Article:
The thirteen years between 1932 and 1945 were not Germany’s finest. We all know what happened and there is no need to go into a detailed discussion about that. Part of the injustices done during this time include the forced purchases of priceless artwork for pittances by the Nazi State. Since 1948, the Federal Republic has done everything in its power to try to rectify these injustices. This includes making legal exemptions for the rightful owners and their heirs in terms of furnishing evidence that said treasures were taken using illegitimate means as there isn’t always much evidence left even in the most egregious of instances. Compare this to the Swiss who used their banking secrecy as a double-edged blade. Those who could furnish all other evidence that bank accounts were rightfully theirs, including records of death of the original holders, still could not access their inheritances because they did not have the right numbers.
At the same time, there has also been abuse of Germany’s policies by “heirs” who seek not a redress of injustice, but the acquisition of priceless pieces of art in order to enrich themselves. On occasion there has been some success in doing this, because of the delicate nature of these cases courts generally rule in favour of the heirs. At the same time, however, Germany is a country under the rule law and not whim or sentimentality alone. An infamously difficult case has surrounded the Welfenschatz or Guelph Treasure. A merry band of so-called heirs has fought to gain control over one of Germany’s greatest collections of religious art which was obtained by Prussia in 1935. The catch is that not all the owners were in Germany at the time and the collection itself was in the Netherlands which was not put under Nazi tyranny until 1940 — 5 years after the sale. German courts have ruled against the litigants based on this and the Berlin government has declared the collection a national cultural treasure. Not a single piece is allowed to leave Germany without the explicit permission of the federal minister of culture. Since the 1960s this collection has been on display in Berlin.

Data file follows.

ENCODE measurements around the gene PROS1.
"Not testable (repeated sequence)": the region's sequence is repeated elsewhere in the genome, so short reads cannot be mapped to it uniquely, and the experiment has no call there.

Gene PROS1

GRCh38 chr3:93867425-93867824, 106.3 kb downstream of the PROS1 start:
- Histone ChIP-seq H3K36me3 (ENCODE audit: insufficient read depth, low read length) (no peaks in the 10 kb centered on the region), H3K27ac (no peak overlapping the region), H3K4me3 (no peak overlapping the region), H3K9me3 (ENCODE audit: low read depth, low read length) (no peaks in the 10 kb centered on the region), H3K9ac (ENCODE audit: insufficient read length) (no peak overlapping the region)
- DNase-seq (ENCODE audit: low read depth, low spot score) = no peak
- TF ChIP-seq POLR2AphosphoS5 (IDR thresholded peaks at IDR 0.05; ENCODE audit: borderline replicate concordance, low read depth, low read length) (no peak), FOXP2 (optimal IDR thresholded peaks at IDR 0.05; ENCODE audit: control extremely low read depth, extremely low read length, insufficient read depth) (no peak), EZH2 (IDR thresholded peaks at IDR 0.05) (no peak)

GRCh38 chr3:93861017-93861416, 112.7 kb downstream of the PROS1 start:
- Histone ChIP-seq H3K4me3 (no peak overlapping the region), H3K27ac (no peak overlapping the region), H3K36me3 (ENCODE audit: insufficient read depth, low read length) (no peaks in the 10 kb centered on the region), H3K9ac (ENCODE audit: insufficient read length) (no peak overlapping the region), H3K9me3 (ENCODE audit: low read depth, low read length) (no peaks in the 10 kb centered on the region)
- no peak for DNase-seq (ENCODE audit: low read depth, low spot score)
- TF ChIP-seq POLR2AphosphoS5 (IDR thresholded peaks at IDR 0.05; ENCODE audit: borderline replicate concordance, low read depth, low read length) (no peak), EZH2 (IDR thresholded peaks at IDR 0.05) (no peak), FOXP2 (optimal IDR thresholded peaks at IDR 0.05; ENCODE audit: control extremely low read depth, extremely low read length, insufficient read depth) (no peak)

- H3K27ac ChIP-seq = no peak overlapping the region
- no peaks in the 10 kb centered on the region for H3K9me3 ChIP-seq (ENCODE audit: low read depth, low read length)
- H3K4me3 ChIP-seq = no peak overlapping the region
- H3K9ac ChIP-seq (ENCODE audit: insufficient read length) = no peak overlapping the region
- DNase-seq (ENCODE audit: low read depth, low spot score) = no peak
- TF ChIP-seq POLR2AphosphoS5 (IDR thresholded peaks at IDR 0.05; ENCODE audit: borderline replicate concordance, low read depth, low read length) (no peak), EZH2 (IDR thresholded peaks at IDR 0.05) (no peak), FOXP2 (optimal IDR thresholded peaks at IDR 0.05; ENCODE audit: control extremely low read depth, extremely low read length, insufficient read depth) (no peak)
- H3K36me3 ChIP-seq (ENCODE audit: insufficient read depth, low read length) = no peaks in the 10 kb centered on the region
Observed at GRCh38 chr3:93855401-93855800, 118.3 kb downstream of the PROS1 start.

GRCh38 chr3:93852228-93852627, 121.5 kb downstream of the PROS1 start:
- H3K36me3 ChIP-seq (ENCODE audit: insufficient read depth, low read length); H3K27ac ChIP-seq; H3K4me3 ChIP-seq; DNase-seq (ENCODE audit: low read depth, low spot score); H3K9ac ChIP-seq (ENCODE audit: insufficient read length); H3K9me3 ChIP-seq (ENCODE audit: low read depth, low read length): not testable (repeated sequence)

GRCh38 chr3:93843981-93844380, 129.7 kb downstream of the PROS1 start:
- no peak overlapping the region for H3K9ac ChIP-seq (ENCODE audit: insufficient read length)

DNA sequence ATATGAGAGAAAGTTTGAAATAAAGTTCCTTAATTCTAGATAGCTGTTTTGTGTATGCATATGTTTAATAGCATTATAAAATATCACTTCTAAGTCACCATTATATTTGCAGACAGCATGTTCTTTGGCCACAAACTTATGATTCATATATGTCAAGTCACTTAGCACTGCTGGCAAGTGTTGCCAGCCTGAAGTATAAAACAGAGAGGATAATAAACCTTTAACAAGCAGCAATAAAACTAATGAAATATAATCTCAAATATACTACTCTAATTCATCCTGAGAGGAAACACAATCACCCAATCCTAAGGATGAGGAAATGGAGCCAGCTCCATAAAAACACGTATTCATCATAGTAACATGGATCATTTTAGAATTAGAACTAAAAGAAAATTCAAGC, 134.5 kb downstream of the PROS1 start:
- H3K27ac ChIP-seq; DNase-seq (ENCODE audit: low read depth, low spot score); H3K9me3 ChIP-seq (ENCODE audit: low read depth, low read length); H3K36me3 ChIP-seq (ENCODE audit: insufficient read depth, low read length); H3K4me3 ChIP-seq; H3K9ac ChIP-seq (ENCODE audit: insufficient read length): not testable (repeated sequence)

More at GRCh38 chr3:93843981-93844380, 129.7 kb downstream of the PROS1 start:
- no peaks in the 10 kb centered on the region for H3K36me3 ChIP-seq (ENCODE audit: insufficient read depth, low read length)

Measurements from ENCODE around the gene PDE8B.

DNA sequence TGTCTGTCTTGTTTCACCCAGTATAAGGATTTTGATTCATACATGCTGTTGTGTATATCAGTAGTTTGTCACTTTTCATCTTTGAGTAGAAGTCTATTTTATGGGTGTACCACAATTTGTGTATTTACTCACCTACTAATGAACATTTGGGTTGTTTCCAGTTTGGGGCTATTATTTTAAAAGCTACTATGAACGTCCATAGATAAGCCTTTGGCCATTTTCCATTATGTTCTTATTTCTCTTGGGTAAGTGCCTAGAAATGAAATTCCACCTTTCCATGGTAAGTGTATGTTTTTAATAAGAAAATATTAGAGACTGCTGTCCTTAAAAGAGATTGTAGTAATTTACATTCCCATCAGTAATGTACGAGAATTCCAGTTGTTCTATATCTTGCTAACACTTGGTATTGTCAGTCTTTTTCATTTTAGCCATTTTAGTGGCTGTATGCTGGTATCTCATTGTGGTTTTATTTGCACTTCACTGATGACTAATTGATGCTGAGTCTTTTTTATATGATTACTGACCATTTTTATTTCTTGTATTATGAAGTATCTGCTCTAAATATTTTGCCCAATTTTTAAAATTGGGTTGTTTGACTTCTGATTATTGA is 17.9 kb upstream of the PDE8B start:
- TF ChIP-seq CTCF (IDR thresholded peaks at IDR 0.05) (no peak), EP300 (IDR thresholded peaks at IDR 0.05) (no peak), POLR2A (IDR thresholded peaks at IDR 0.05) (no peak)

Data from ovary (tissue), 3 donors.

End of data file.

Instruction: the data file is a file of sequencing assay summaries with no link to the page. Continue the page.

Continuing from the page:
In most cases, the decision of the highest relevant court in the land would settle matters. In the case of Germany, the court system is among the best in the world and the country’s high courts have shown no reserve in over-turning unfair laws and putting politicians in their places. Naturally, they run to the Americans and demand that the Americans rule differently. Having dealt with the American legal system and being aware of the incompetence of America’s courts, one suspects that a manipulated outcome is desired which would put Germany on the spot. The Americans could not enforce their decision — Germany is a sovereign state and is not under the jurisdiction of the USA. (Thank g-d for that) In moments of clarity, US courts have also ruled that German legal matters cannot be put to a US court — sovereign immunity. In any case, this petulance is galling.